Violet wands are the safest electrical ‘toy’ in existence, because of the form of their output current.  A violet wand uses an extremely low amperage, but high voltage/high frequency current to produce its sparks.  In comparison, household electrical current is dangerous and can be deadly.  A violet wand transforms household current into a current safe to use for our purposes.   Research, while ongoing and not extensive in this area, suggests that violet wand current travels near the skin surface where you feel it, and does not penetrate any measurable depth into the body.  It behaves like, and feels like, a static shock from a doorknob.  But you get a continuous stream of the sparks rather than just a single one.
 
In addition, the wand that Self Serve sells, has lower maximum settings than other wands.  At its highest setting, it will produce an intense sensation, but it does not quite reach the sometimes painful levels that traditional violet wands can. This makes it the perfect choice for intermediate and advanced users who prefer using violet wands in a more sensual manner, while it is safer and more accessible for beginners.
 
A violet wand produces a very small, almost unable to be measured, amount of UV light as part of a full-spectrum light at the point of spark.  It is so little, that it can not be measured except with highly sensitive scientific equipment.  It is possible to give someone a sunburn if you use the wand extensively in one area.
 
A violet wand produces some ozone which breaks down rapidly, and the amount produced is under OSHA safety guidelines.  You should not however, run a violet wand for hours at a time in a small (less than 10×10) space without ventilation.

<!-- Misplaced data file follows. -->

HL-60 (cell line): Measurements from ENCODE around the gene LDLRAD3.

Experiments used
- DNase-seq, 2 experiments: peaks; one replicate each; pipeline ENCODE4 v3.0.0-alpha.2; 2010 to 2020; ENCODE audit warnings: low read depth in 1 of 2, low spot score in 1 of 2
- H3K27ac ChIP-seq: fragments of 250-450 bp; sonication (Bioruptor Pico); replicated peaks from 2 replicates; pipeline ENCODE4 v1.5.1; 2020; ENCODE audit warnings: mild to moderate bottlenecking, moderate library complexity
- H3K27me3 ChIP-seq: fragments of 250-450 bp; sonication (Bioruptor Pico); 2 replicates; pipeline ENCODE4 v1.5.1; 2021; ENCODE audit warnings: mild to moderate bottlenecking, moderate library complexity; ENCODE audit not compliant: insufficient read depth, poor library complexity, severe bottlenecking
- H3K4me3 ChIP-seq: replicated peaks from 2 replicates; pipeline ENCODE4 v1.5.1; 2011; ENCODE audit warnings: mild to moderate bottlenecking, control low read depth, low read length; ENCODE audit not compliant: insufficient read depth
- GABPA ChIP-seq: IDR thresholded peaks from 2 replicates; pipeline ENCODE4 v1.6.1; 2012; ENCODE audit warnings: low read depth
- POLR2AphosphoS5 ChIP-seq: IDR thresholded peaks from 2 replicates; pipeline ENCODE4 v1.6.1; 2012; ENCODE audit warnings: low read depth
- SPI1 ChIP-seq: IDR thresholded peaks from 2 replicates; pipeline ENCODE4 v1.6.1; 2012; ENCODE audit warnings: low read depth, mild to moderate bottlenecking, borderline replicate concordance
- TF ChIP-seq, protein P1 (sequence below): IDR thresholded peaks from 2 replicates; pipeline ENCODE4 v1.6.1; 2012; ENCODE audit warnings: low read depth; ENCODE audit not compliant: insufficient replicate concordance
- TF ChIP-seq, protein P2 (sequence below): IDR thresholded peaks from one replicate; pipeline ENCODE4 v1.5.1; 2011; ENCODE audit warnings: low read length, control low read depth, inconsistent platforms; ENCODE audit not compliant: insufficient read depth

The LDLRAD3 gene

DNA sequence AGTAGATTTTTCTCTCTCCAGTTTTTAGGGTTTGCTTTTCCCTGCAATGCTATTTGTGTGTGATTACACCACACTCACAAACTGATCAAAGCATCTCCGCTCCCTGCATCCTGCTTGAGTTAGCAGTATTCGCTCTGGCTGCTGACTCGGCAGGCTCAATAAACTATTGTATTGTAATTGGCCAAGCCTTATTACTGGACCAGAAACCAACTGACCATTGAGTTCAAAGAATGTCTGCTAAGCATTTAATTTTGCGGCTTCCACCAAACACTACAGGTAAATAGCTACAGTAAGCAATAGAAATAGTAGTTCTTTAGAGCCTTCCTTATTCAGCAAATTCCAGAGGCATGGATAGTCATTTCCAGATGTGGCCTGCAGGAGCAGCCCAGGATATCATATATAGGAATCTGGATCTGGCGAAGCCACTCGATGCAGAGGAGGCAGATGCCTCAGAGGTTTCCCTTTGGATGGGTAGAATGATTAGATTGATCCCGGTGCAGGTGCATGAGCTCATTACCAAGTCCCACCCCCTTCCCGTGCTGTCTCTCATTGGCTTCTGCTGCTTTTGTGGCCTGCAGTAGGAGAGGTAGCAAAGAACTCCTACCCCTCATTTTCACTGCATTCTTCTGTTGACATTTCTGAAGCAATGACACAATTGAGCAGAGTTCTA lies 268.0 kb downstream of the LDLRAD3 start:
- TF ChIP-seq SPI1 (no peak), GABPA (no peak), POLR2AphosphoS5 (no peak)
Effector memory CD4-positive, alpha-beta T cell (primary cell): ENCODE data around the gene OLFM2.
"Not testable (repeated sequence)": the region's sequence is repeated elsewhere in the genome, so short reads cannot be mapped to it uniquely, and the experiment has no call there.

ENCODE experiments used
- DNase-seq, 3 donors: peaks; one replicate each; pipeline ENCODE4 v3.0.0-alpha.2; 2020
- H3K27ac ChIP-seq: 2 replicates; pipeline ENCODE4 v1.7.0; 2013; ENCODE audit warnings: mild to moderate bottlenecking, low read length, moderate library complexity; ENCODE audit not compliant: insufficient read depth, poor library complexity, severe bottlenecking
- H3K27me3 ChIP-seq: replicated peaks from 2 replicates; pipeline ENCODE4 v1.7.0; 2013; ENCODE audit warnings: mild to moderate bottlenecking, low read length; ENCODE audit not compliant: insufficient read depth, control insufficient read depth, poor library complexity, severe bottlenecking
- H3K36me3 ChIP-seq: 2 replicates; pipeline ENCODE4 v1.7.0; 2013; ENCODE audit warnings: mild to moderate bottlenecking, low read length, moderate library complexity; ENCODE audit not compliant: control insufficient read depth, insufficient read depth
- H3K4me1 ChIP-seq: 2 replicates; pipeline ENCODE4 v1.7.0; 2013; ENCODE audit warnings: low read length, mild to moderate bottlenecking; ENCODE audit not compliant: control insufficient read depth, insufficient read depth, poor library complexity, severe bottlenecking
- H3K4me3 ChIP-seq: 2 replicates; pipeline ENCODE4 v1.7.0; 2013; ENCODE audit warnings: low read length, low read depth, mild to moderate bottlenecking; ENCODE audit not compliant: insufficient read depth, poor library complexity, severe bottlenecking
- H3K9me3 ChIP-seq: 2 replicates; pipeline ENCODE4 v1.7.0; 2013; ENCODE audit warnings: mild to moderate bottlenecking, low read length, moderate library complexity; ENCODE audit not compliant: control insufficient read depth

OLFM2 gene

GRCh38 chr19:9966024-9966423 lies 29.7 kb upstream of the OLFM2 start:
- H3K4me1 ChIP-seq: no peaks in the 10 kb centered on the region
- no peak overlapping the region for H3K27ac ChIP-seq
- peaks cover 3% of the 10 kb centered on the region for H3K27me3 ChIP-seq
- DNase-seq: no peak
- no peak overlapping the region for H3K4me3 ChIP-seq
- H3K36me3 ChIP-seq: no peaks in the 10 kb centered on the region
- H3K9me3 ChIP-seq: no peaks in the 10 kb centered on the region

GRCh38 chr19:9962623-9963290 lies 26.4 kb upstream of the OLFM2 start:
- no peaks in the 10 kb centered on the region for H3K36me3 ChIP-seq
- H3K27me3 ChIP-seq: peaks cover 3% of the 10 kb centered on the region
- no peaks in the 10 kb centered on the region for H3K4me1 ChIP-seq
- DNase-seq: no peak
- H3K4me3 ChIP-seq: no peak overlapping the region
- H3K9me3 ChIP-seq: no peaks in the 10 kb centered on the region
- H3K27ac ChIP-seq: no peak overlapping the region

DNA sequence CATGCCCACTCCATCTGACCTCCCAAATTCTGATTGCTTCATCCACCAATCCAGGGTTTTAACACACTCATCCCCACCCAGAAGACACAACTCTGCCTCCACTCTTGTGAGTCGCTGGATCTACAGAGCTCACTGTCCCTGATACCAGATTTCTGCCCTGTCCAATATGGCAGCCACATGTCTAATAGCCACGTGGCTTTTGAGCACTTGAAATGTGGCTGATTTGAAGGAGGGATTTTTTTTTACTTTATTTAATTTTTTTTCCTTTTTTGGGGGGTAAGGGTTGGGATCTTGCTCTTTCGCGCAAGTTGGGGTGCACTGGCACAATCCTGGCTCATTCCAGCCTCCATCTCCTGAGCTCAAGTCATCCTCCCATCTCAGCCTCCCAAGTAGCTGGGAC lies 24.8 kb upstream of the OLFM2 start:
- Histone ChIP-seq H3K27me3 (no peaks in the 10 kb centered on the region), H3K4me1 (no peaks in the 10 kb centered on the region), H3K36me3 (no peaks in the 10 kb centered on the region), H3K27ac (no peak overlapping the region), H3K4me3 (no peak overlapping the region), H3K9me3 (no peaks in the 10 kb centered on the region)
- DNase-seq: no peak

You may experience a smell associated with violet wands.  Ozone does have a smell and also, violet wands can burn body hair, which smells terrible but isn’t especially dangerous.
 
The danger of violet wands, would be something that causes household current to come through the violet wand, such as getting your violet wand wet causing a short in the wand that would allow household current through.  Or a household electrical line that is not wired properly.  If either of these occur and a ‘ground fault’ does take place, a glass electrode would stop the current before it reached you.  `Gapped’ metal electrodes will also stop household current.  This is why electrodes and direct accessories are glass or ‘safety-gapped’ metal.   It may be possible to get electrodes that do not have these safety measures.  We do not recommend their use.
 
If you have concerns about the possibility of household current not being stopped by the violet wand, get a portable GFCI (ground fault circuit interrupter) to use with your wand at all times.  If there are ever any circumstances that would short your wand or cause a dangerous ground fault, a GFCI will instantly trigger, shutting off your power at the wall outlet before it ever reaches the wand.  These are inexpensive and can be purchased at a hardware store.
 
 
Double check us!
 
You remember Reading Rainbow?  You don’t have to take our word for it and we encourage you to check on all of our suggestions.  Whenever you do edge play (fun adventures that push your boundaries), look into safety seriously.  That means, make sure that the information you have, a lot of people you trust or researchers agree.  You can do a search on the internet on your own, or here are some links at which you can look that we like.
 
 
 
 
*At Self Serve we believe in giving you the safest information.  There are people who use violet wands differently, in ways with which they are comfortable.  Those people are assuming more risk than someone following the more strict guidelines we have laid out.  If you wish to move beyond our guidelines, please research the risks and safety concerns first and learn from someone experienced how to proceed.